Fibula Fractures

LATERAL MALLEOLAR FRACTURES

OVERVIEW: Lateral malleolar fractures are fractures that occur in the distal aspect of the fibula.  They can be distal, at or proximal to the joint line of the ankle. 

CONSERVATIVE CARE: If non-displaced and stable, these fractures can be treated non-operatively with cast immobilization.  Usually, 4-8 weeks nonweightbearing followed by protected weightbearing with a cast. Then a Cam Walker and physical therapy is initiated. 

The x-ray image below is that of a non-displaced lateral malleolar fracture that will heal well without surgery (RED ARROW). The patient must be either immobolized and kept non-weightbearing in a cast depending on various factors including age of patient and pain level. Some patients do well with weightbearing protected immobilization in a cast boot. In a different patient, after conservative care, a patient with a healed high fibular fracture with fracture callus surrounding the fracture site is seen on the X ray (GREEN ARROW).

                        

SURGICAL CARE: If unstable, and/or displaced, these fractures need to be brought to the OR to have open reduction and internal fixation (ORIF).  Usually, a plate and screws is utilized.  Six to eight weeks of nonweightbearing cast followed by Cam Walker and physical therapy.  Studies have shown a fibular fracture displaced by 1 mm can decrease the contact area of the ankle joint by 42%. If there is a small avulsion fracture off the tip of the fibula, these can often be treated by weightbearing cast immobilization followed by Cam Walker and physical therapy.

The x-rays below demonstrate a lateral malleolar fracture that is displaced and has shortening which requires surgical repair (left). Post-surgical repair with open reduction of the fracture with internal fixation involving screws and plate (right)  allow re-alignment of the fracture fragments will allow the bones to heal correctly and in a timely fashion.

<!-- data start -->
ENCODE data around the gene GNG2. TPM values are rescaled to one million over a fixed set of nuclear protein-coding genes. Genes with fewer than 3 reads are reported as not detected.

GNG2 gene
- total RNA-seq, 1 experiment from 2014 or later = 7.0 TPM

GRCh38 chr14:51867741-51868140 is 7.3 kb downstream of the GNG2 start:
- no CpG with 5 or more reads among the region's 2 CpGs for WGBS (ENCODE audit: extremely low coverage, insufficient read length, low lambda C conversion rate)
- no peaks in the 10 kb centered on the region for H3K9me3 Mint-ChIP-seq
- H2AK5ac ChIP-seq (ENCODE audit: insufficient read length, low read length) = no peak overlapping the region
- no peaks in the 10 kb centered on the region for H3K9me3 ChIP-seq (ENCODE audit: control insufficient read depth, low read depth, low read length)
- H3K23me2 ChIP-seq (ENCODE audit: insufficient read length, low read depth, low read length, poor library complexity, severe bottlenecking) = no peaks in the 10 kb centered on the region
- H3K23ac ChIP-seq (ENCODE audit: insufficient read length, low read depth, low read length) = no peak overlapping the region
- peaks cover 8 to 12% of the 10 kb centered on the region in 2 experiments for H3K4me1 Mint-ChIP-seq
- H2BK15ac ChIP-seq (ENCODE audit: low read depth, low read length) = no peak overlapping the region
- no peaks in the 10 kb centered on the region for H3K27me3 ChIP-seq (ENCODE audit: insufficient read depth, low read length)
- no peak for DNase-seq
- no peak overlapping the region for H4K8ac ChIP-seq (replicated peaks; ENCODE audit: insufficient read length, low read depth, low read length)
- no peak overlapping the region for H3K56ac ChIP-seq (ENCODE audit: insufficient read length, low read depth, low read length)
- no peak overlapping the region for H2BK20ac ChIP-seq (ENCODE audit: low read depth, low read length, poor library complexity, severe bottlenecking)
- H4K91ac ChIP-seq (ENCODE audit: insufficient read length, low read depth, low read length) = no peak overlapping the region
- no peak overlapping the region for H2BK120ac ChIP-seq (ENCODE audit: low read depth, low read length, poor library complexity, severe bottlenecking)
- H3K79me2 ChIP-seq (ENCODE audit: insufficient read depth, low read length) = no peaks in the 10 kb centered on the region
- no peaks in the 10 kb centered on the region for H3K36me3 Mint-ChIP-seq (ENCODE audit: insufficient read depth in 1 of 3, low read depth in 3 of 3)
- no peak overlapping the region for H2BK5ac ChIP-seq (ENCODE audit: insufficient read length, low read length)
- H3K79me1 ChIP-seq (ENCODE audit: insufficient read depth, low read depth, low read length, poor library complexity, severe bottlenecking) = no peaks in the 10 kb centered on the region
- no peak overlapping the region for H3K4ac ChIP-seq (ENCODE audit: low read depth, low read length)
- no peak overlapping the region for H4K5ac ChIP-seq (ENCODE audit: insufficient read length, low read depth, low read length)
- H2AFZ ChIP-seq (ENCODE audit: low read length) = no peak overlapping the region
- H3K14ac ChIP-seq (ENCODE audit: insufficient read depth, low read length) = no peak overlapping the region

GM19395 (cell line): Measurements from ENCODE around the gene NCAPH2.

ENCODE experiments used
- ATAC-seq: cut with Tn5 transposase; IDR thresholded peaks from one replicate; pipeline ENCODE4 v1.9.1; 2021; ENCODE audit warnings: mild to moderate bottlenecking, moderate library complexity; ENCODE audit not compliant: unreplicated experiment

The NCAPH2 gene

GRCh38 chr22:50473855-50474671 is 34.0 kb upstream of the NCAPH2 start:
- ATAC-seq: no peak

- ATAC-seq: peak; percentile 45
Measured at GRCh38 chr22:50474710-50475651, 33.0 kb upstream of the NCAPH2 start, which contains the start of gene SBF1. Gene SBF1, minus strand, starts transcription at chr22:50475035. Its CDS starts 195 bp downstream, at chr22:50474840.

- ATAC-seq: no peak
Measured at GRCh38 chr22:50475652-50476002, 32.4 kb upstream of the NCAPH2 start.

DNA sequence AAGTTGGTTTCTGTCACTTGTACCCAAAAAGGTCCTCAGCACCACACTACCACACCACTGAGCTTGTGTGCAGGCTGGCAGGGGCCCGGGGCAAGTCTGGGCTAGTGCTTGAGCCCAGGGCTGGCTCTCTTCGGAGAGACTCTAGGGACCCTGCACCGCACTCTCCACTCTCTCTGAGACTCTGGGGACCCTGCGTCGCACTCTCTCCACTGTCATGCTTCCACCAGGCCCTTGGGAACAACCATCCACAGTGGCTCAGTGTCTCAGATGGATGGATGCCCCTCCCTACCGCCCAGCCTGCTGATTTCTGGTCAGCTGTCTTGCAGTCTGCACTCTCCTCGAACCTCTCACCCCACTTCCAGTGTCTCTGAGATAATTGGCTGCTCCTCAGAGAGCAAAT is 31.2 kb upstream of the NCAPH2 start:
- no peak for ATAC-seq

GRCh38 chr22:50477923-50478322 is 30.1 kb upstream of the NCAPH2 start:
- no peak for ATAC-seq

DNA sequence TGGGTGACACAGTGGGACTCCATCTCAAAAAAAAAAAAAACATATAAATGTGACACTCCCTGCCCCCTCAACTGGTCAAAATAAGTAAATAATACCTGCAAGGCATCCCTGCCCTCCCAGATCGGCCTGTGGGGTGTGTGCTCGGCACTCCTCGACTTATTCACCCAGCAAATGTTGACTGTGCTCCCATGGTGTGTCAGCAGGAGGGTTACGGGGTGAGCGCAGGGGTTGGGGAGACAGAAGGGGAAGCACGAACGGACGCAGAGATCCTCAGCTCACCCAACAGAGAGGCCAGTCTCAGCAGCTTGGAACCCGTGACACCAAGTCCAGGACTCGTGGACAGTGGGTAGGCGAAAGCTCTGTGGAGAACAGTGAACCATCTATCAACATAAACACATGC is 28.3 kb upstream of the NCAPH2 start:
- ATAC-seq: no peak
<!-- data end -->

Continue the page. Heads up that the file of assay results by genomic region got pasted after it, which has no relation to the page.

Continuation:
Pre and Post Operative X-Rays

Displaced filbular fracture with ankle dislocation. Fracture was repaired with plate and screws with a syndesomotic screw.

Pre and Postop Pics of ORIF Fibula Fracture with Deltoid Rupture

Pre and Post-op X-rays status post ORIF Lateral Malleolar Fracture (Below)

 

Pre and Postop X-rays of Lateral Malleolar Fracture

Series of Fibular Fracture

Series of 15 y/o Displaced Fibular Fracture with syndesmosis and deltoid rupture 

Note displacement of fracture and increase space at medial ankle

Intraop, stress of the ankle reveals even more widening of ankle joint (RED ARROWS)

Now, the ankle joint is anatomic and symmetrical. A plate and screws is placed on the fibula after reduction and 2 Arthrex Tightrope is placed across the syndesmosis to maintain reduction. This can be seen as the two "buttons" on the right side of the xrays on the tibia. 

Pre and Postop Fibula Fracture ORIF (Below)

Plate and Screws are placed as well as a syndesmotic screw after reduction to give stability due to the ligamentous injury

After the deltoid and syndesomosis is healed, we replace the long screw (RED ARROW) with a Arthrex Tightrope (GREEN ARROW) that allows physiologic motion but maintains stability.

The button on the right of the bone is what holds the strong suture like material connected between the 2 bones.

 

Preop and Postop Fibula Fracture ORIF with Syndesmotic Rupture. 

The circle shows the increased clear space which is abnormal and exemplifies a syndesmosis tear

The patient had a temporary screw (RED ARROWS) placed across the syndesmosis for 12-16 weeks and then permanently implanted an Arthrex Tightrope (GREEN ARROWS) to maintain stability but allow physiologic motion.

Fibula Fracture ORIF with Syndesmotic and Deltoid Rupture

The patient has an ORIF Fibula fracture and a temporary screw (RED ARROWS) placed across the syndesmosis for 12-16 weeks and then permanently implanted an Arthrex Tightrope  (GREEN ARROWS) to maintain stability but allow physiologic motion.

Percutaneous FIxation of Displaced Fibula Fracture in Diabetic Patient

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